Fair Share Housing & COAH Lawsuit
Recently, letters were distributed regarding the new housing developments slated to come to Delran as the result of the settlement of the lawsuit filed by Fair Share Housing, a Cherry Hill based Non-Profit.
Brief History of Council On Affordable Housing
(Excepted from Courier Post article)Celeste E. Whittaker, Cherry Hill Courier-Post Published 11:44 a.m. ET Oct. 13, 2018
“This stems from the Mount Laurel doctrine, a court ruling prohibiting municipalities from engaging in zoning practices that exclude low-income residents from attaining affordable homes. In rulings in 1975 and 1983, the state Supreme Court “declared that municipal land use regulations that prevent affordable housing opportunities for the poor are unconstitutional,” according to the Fair Share Housing Center website.
The Council on Affordable Housing (COAH) was created to implement the Fair Housing Act, but more than three years ago, the state Supreme Court ordered municipalities to draft new affordable housing plans because things had slowed to a crawl over the years.
A March ruling by Superior Court judge Mary C. Jacobson in Mercer County stated municipalities must take steps that could allow for about 155,000 affordable housing units to be built in the state in the next decade.
Hundreds of towns across the state — including Medford, Moorestown, Mount Laurel, Cherry Hill, Winslow, Harrison, Maple Shade, Delanco, Edgewater Park, Willingboro
For the last 10 years, Township Council has been adamant about preserving open space and working to focus any new housing on age-restricted housing to lessen or eliminate the impact on the schools.
This lawsuit was attempting to add between 827 units of additional new, low-to-moderate income homes.
Typically, low to moderate income homes are 20% of the number of units built in a new, larger housing project. On the low side of that estimate, that would equate to over 4,135 new homes in Delran! We currently have approximately 6,436 homes in our town and could not handle adding more homes that would equal approximately 64% of the current number of homes in Delran.
Town Council negotiated with Fair Share Housing, all of the developers (called “interveners” by the legal system) who lined up to build all these homes, and the court’s Special Master to settle the suit. Our goal was to fight to reduce those numbers to something that was more reasonable, considering our available vacant land.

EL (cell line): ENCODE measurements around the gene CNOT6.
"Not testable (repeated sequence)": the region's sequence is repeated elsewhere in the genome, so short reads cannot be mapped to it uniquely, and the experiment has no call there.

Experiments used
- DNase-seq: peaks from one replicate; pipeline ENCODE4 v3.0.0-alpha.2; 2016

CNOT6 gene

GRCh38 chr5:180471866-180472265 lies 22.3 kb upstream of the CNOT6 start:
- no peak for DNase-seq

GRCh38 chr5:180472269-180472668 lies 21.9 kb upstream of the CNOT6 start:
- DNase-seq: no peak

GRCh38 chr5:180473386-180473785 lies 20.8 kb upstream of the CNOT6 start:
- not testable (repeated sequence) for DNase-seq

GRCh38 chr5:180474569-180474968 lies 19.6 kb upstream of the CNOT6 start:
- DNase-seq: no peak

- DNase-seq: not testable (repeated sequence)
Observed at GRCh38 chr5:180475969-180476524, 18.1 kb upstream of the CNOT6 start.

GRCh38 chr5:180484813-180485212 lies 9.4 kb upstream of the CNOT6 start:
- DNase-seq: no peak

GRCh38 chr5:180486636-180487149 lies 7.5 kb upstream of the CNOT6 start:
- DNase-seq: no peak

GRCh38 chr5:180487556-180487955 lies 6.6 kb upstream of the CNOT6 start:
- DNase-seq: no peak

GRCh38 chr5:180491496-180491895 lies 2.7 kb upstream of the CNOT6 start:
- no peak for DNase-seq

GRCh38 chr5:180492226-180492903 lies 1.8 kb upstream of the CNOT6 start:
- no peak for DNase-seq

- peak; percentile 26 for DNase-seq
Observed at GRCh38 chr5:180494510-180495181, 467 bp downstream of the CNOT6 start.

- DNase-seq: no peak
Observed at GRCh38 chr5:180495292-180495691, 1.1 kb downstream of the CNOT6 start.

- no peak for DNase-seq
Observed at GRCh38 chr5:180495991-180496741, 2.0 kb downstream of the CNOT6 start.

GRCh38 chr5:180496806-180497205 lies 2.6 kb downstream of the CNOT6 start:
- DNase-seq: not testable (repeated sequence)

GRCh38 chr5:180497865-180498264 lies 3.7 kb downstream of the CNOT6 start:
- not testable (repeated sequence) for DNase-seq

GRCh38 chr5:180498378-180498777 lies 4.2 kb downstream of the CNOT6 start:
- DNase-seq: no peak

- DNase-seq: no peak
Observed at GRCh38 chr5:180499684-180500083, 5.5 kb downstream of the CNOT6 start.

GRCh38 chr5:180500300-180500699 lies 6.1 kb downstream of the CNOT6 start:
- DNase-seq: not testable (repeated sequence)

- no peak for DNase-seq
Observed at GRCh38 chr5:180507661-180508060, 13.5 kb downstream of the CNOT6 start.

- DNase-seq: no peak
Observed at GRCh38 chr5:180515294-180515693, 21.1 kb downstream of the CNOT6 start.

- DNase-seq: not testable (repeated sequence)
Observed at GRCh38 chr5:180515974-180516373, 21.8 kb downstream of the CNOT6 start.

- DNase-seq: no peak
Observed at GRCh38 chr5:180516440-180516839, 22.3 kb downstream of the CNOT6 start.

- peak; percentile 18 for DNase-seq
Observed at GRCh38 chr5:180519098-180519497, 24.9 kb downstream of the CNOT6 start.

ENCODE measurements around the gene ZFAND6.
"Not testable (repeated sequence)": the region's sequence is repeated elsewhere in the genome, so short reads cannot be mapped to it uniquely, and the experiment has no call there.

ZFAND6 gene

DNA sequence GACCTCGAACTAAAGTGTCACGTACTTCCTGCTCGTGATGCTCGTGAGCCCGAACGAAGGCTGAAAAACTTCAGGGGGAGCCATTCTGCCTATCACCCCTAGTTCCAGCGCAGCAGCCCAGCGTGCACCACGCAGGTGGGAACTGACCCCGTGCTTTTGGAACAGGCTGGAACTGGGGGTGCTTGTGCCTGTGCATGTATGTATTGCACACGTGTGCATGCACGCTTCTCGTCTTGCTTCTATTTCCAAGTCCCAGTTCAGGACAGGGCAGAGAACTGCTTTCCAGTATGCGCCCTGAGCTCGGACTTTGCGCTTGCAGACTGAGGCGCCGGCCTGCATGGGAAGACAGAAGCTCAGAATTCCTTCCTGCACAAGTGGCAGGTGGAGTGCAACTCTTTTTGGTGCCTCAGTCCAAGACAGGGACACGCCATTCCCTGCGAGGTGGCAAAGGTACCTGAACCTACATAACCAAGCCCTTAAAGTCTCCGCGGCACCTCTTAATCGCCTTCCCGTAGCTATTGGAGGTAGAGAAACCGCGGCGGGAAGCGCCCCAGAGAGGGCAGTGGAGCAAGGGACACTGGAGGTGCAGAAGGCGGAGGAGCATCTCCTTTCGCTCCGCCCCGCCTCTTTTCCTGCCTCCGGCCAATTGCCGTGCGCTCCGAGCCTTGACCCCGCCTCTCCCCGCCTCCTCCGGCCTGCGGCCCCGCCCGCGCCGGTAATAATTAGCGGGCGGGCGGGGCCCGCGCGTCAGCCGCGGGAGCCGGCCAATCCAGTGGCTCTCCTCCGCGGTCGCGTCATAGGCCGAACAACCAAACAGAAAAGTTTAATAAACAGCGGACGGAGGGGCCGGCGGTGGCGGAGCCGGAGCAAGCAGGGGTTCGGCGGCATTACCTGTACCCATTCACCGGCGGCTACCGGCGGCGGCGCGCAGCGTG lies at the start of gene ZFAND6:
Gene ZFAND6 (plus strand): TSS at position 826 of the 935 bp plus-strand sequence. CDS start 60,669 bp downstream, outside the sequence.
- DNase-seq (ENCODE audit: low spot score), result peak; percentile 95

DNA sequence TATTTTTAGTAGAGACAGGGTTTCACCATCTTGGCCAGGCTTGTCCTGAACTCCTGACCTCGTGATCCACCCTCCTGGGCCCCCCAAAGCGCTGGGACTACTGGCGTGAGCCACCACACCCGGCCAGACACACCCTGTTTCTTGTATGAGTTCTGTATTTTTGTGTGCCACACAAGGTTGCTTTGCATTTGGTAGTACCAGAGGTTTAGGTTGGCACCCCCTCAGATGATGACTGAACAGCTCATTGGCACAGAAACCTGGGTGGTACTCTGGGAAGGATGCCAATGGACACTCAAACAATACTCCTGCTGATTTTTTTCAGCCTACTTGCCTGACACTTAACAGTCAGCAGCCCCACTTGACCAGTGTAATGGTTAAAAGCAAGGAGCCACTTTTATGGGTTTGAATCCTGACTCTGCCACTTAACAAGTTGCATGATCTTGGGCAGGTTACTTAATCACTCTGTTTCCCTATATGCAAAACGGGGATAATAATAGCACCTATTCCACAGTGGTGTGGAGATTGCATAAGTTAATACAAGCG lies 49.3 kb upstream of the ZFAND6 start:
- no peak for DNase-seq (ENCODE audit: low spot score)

Important note: Council cannot legally stop developers, who lawfully purchase land. Just as the Township can’t tell someone who can lawfully rent space to open a store, we cannot stop a developer.
Remember, this was the result of the intervention of a lawsuit. No Council member, staff or management solicited additional housing to be built, whether it was low income or market value.
The Result of the Negotiation
After numerous 4 to 5-hour long negotiating sessions, we settled the suit with Fair Share Housing and the interveners at the end of 2018. Below are the numbers demanded in the lawsuit (blue column) and the result of the negotiations (yellow column). As you can see, we were able to negotiate down from up to homes down to 681 homes to be built.
Who Qualifies for Low to Moderate Income Housing
In addition, we would like to remind everyone that this is not government-subsidized housing (often referred to as Section 8 housing). These homes will look like the Market-priced houses in the developments. Below is a link to the chart of the incomes that would qualify as low to moderate income in Burlington County (Region 5): https://www.nj.gov/dca/affiliates/coah/reports/incomelimits.pdf
We have tried to be completely transparent about this issue. Starting soon after Fair Share Housing filed suit, we held a public meeting to discuss this issue.
You can view the video of that meeting below. You can also view the PowerPoint Presentation from the meeting by clicking here.
If the embedded video does not work, you can view the video here.
This article is an easy- to-read description of the result of the agreement.